Exclusive by RJ Mitchell
Dame Susan Devoy has backed Joelle King’s defence of the Manchester Open by saying that every Kiwi is behind her.
The 31-year–old will face Latvia’s World No.51 Ineta Mackevica in the opening round on the opening day at the National Squash Centre and could potentially face top seed Camille Serme in the quarter-finals of the PSA Silver tournament.
But with just six days to go until King begins her title defence, Devoy, who dominated the sport in the 80s and early 90s, has backed her compatriot to use Manchester as a springboard to climb up the PSA Women’s World Rankings.
The eight-time British Open champion says that King’s experience of bouncing back from a career-threatening Achilles injury in 2014 will mean that her fellow New Zealander will be one of the main challengers for the first trophy following the suspension of the PSA World Tour due to COVID-19.
“I think Joelle, like everyone else, will be just so keen on playing again,” said Devoy.
“This tournament will be a test for all players and Joelle will be ready to show that she is still a main contender. All the Kiwis are right behind her.
“Obviously the suspension period will have effected everyone differently and I think that will make Manchester a fascinating watch, but Joelle has the experience to have dealt with that.
Joelle King with the 2020 Manchester Open trophy
“Of course, she has come through a major career threatening injury with the Achilles rupture back in 2014 and got out the other side and won major titles and claimed a Commonwealth Games gold. So, she has the character to come out the blocks very strongly.”
King will turn 32 just a fortnight after Manchester starts next Wednesday but Devoy reckons that her compatriot will come out of the blocks at full speed as she looks to recapture the kind of form that saw her outclass all before her last year in Manchester.
“I believe Joelle King still has it in her to compete with the best in the top 10,” Devoy said.
“She may be 31, but I don’t see why that should be a problem. The big thing about Joelle is she has the game and she has the experience to beat the best and she has done it before.
“Obviously there are now a lot of younger players starting to come through like the young girl Hania [El Hammamy] did at the Black Ball before the suspension and the Egyptians seem to just keep producing world-class players, but I think Joelle will come out feeling like she has something to prove.
“Joelle is defending champion in Manchester and that will also give her extra motivation and she has drawn a Latvian girl in the first round and so she has the opportunity to play her way in.”
World No.1 Nouran Gohar and World Champion Nour ElSherbini are absent in Manchester, while long-standing No.1 Raneem El Welily retired in June. Devoy believes El Welily’s retirement will only have served to whet the appetite of the women competing in Manchester in six days’ time.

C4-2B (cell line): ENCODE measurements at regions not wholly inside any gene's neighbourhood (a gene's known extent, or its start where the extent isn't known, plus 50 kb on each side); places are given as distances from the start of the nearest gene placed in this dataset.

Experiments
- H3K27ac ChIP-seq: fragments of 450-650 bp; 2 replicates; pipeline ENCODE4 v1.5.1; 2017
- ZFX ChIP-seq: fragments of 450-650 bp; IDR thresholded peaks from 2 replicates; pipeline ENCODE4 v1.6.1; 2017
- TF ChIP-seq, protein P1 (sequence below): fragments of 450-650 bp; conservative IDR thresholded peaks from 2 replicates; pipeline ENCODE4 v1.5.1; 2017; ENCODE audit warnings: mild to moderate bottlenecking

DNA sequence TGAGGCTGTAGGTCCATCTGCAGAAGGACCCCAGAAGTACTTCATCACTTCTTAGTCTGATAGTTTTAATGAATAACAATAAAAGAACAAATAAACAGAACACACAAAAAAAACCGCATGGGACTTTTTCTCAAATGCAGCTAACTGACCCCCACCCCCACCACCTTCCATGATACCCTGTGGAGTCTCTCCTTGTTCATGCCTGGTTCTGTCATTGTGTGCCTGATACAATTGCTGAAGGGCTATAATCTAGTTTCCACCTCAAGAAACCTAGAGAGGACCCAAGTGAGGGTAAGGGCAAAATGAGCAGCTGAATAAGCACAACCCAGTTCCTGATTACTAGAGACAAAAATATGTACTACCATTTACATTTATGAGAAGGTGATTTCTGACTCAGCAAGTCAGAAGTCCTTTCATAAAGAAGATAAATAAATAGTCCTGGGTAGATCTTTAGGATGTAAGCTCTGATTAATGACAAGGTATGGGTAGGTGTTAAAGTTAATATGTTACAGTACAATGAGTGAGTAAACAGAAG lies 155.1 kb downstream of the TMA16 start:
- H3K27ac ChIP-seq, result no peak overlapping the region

Raneem El Welily retired from squash in the summer
Devoy – who spent 105 months at World No.1 between 1984 and 1993 – said: “Obviously the big difference for all the top girls is that Raneem El Welily has retired. So, for every girl in the top 10 they will be thinking this provides an opportunity in terms of making major finals and if a draw opens up maybe even better.
“At 31, Joelle has all the experience she needs to make the most of this, she has won major championships before like the Hong Kong Open and of course the Commonwealths, competed at the business end of countless big tournaments and also has been as high as World No.3.
“She has shown an ability on her day to beat the best and if anything I think the period of the suspension will have only served to sharpen her hunger, let any niggles settle down and make sure that she comes out even more determined to give it a real go.”
The Kiwi squash legend amassed a stellar collection of titles during her staggering reign at World No.1 which has only been bettered by Malaysian legend Nicol David.
As such, Devoy is in a unique position to provide an insight into the mindset of a defending champion ahead of her long-awaited defence of the Manchester crown.
“You don’t go into an event thinking of your last result,” said Devoy.
“Each day is a new beginning and you take each match one step at a time. Probably this will be more so for Joelle given the suspension period of six months.
“I always told myself every new title will be harder than the last one. At the end of the day you prepare yourself to the very last detail and you go on the court knowing you have done everything humanly possible to succeed.
“They key to that is experience and when you look through the top 10 then Joelle has as much of that as anyone and that will stand her in good stead as she looks to settle back into the competition and the tour.”